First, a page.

This section explains how to prepare for backing up a Neo4j deployment.
This section includes:
Designing an appropriate backup strategy for your Neo4j DBMS is a fundamental part of operations. The backup strategy should take into account elements such as:
The backup strategy will answer question such as:
With what frequency should we perform backups;
If using online backups:
Online backups are typically required for production environments, but it is also possible to perform offline backups.
Offline backups are a more limited method for backing up a database. For example:
For more details about offline backups, see Section 15.7, “Dump and load databases”.
The remainder of this chapter is dedicated to describing online backups.
The table below lists the basic server parameters relevant to backups. Note that by default the backup service is enabled but only listens on localhost (127.0.0.1) and this needs to be changed if backups are to be taken from another machine.
Since a Neo4j DBMS can host multiple databases and they are backed up independently of one another, it is important to plan
a backup strategy for every database and to not forget any databases.
In a new deployment there are two databases by default,
The system database contains configuration, e.g. operational states of databases, security configuration, etc.
For any backup it is important that you store your data separately from the production system, where there are no common dependencies, and preferably off-site. If you are running Neo4j in the cloud, you could for example use a different availability zone or even a separate cloud provider.
Since backups are kept for a long time, the longevity of archival storage should be considered as part of backup planning.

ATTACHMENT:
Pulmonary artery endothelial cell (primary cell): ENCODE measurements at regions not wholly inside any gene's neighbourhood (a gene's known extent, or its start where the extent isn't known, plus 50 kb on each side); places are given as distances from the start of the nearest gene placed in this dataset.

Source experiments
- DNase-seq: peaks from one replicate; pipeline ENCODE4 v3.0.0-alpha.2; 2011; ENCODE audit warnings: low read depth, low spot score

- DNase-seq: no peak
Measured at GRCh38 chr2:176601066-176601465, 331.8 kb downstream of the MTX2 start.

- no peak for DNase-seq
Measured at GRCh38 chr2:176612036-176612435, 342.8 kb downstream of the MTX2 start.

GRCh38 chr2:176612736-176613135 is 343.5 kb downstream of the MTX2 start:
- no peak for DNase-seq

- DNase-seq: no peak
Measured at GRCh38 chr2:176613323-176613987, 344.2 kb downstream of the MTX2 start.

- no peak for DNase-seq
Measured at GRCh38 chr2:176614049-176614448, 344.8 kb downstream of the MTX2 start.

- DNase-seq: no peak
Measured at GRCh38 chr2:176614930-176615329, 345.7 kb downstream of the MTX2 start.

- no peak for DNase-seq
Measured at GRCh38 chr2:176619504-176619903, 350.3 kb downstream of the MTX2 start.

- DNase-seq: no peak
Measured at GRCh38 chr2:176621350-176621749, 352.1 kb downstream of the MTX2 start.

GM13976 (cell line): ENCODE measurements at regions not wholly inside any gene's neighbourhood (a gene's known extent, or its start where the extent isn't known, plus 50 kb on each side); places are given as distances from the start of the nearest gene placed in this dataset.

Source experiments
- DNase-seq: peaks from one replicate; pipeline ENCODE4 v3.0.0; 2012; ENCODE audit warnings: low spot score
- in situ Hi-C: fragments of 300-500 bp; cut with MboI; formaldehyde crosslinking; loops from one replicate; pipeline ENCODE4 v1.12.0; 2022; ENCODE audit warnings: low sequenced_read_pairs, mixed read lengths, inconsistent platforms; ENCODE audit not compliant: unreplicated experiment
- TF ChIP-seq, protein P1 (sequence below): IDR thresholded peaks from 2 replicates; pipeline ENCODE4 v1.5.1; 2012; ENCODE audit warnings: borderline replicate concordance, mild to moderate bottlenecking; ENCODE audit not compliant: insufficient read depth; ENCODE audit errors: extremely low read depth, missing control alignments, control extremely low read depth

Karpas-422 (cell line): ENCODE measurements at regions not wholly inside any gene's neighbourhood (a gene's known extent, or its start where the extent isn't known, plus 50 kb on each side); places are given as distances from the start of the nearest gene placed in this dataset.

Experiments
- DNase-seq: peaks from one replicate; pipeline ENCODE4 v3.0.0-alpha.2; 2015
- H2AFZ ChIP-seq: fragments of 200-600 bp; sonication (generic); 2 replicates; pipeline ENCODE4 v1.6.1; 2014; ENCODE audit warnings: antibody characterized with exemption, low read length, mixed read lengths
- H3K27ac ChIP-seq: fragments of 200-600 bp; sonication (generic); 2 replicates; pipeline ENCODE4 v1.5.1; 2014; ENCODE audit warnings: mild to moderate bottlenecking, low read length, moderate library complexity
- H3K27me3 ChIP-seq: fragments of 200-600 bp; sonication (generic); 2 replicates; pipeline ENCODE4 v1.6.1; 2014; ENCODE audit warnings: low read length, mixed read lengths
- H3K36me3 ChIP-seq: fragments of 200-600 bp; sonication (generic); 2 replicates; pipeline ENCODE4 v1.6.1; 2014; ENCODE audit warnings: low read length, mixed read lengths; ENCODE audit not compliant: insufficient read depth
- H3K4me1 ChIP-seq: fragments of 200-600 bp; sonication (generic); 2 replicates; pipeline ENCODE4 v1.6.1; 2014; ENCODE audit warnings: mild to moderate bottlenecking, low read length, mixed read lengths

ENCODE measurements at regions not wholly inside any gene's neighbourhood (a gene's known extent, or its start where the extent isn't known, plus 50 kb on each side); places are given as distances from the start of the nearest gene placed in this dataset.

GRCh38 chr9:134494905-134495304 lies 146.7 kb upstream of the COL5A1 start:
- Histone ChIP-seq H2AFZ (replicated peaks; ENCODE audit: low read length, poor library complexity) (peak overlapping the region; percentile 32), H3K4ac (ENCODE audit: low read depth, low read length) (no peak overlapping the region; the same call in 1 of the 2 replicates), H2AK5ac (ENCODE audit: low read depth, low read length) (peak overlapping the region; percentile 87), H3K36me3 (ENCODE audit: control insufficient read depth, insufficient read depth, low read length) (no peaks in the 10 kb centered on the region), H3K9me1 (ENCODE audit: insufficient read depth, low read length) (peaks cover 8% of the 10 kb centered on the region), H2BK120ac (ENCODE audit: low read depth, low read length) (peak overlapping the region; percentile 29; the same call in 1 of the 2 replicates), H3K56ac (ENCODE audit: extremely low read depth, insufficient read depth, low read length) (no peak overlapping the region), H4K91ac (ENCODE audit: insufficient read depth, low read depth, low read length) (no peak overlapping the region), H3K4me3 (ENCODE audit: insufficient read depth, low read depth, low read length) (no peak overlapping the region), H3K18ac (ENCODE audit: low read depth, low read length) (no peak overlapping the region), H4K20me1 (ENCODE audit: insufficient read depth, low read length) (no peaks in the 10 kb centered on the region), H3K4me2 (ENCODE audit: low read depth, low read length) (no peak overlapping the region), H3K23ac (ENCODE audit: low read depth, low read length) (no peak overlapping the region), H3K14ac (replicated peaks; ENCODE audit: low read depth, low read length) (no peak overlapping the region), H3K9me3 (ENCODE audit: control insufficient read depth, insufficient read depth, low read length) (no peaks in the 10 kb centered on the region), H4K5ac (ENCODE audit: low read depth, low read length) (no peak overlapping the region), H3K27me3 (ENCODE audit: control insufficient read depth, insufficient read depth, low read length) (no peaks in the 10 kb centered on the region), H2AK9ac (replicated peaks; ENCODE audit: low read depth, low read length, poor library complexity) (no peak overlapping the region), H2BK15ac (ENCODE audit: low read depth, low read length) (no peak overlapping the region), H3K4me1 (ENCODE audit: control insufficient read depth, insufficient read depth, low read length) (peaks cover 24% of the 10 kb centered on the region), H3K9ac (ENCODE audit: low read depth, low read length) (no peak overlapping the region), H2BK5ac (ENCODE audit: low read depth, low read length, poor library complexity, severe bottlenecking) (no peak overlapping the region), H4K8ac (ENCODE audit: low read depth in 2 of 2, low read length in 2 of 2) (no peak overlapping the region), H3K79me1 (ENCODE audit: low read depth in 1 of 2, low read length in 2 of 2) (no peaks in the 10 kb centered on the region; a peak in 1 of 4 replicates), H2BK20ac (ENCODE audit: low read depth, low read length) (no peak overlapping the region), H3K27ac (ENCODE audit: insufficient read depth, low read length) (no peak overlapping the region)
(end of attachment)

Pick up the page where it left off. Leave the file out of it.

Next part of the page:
You may also want to override the settings used for pruning and rotation of transaction log files. The transaction log files are files that keep track of recent changes. Please note that removing transaction logs manually can result in a broken backup.
Recovered servers do not need all of the transaction log files that have already been applied, so it is possible to reduce storage size even further by reducing the size of the files to the bare minimum.
This can be done by setting
Alternatively you can use the
In a cluster it is possible to take a backup from any server, and each server has two configurable ports capable of serving
These ports are configured by
Functionally they are equivalent for backups, but separating them can allow some operational flexibility, while using just
a single port can simplify the configuration.
It is generally recommended to select Read Replicas to act as backup servers, since they are more numerous than Core Servers in typical cluster deployments. Furthermore, the possibility of performance issues on a Read Replica, caused by a large backup, will not affect the performance or redundancy of the Core Cluster. If a Read Replica is not available, then a Core can be picked based on factors such as its physical proximity, bandwidth, performance, and liveness.
Note that both Read Replicas and Cores can fall behind the leader and be out-of-date.
We can look at transaction IDs in order to avoid taking a backup from a server that has lagged too far behind.
The latest transaction ID can be found by exposing Neo4j metrics or via Neo4j Browser.
To view the latest processed transaction ID (and other metrics) in Neo4j Browser, type
:sysinfo at the prompt.
The backup server can be configured to require SSL/TLS. If that is the case then the backup client must also be configured to use it with a compatible policy. Refer to SSL framework to learn how SSL is configured in general. See below table for more details about how configured SSL policies map to the configured ports.
|Backup target address on database server||SSL policy setting on database server||SSL policy setting on backup client||Default port|
The files listed below are not included in online nor offline backups. Make sure to back them up separately.